From a very young age, Brewton knew he wanted to be a physician,[1] and following Rice he attended Baylor College of Medicine graduating as a Doctor of Medicine in 1981.[2] He subsequently completed a residency in Internal Medicine in the Baylor College of Medicine Affiliated Hospitals Residency Training Program.[1]


Creation of Montrose Clinic

He got his start in HIV due to his interest in sexually transmitted diseases. Knowing that sexually transmitted diseases were common in sexually active gay men, he took the opportunity as a second year, preclinical medical student to rotate through the Houston City Health Department Clinic working with such patients.[1] In addition, in July 1978 he called together the local chapter of Gay People in Medicine, which was the first organized group of gay and lesbian health professionals in Houston.[2] This group, with the contribution of many people, became the incubator for Montrose Clinic, the city’s first nonprofit gay and lesbian health organization.[2] In 1980 he spent a month in Atlanta at the Centers for Disease Control writing the planning document and treatment protocols that were foundational for the Montrose Clinic when it opened in 1981.[1]


Work with HIV/AIDS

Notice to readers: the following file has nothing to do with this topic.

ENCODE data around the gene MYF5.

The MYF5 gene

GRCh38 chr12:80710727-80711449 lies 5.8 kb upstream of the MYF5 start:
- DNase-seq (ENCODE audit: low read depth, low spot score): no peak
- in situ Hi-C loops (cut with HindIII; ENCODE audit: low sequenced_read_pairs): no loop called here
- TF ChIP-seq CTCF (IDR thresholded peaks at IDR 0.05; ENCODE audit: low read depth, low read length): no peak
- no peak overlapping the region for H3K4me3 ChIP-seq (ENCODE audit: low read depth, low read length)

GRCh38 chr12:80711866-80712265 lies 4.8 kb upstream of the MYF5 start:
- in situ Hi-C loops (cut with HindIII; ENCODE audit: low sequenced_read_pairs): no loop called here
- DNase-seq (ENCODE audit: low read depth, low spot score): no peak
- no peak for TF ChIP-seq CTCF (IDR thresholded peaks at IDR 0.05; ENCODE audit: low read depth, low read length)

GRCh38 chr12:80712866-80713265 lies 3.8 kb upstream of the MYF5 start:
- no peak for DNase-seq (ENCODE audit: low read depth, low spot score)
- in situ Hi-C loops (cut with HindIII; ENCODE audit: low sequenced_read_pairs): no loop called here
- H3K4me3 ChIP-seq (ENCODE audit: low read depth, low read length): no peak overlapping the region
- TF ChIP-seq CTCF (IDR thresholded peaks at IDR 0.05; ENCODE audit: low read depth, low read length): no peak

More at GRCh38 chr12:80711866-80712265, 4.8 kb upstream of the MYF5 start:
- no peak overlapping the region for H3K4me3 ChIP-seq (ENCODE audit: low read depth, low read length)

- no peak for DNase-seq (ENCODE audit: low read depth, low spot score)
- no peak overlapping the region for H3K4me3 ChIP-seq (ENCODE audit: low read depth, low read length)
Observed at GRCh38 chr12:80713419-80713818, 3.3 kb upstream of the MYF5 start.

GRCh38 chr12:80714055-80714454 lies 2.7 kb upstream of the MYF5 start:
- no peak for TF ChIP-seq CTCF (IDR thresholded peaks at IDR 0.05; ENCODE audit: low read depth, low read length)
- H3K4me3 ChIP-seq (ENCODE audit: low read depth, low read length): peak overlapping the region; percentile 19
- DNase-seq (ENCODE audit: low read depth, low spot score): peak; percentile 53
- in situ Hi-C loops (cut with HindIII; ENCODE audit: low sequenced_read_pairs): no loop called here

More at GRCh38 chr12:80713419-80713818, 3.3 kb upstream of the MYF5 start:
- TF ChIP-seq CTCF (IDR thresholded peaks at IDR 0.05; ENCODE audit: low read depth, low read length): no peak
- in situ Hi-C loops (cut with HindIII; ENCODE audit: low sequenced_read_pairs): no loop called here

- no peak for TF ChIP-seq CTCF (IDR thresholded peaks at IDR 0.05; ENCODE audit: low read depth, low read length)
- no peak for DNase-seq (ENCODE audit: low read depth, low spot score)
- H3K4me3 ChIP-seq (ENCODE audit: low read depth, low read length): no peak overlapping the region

With this knowledge and experience, he immediately took interest in HIV when it was first reported in 1981. He saw his first person with what would later be known as AIDS in 1982 while still in training at the Houston Veterans Administration Hospital.[1][2] As a resident he became a resource on HIV/AIDS related information for his peers. He attended the First International Conference on AIDS in Atlanta, Georgia in April 1985,[2] and was invited to join the faculty of the University of Texas System Cancer Center-M.D. Anderson Hospital and Tumor Institute, working in the HIV/AIDS clinic there. One of the first full-time HIV clinicians in the city, he rose to the rank of Assistant Professor before he left M.D. Anderson when the Institute for Immunological Disorders, a hospital and clinic set up by UT-M.D. Anderson, closed its doors in 1987.[1][2]